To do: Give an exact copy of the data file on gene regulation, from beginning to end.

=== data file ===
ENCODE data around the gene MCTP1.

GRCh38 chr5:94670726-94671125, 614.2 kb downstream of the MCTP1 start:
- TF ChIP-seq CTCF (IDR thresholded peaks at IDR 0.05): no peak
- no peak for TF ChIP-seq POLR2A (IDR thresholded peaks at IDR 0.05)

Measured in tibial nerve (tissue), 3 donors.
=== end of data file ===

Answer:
ENCODE data around the gene MCTP1.

GRCh38 chr5:94670726-94671125, 614.2 kb downstream of the MCTP1 start:
- TF ChIP-seq CTCF (IDR thresholded peaks at IDR 0.05): no peak
- no peak for TF ChIP-seq POLR2A (IDR thresholded peaks at IDR 0.05)

Measured in tibial nerve (tissue), 3 donors.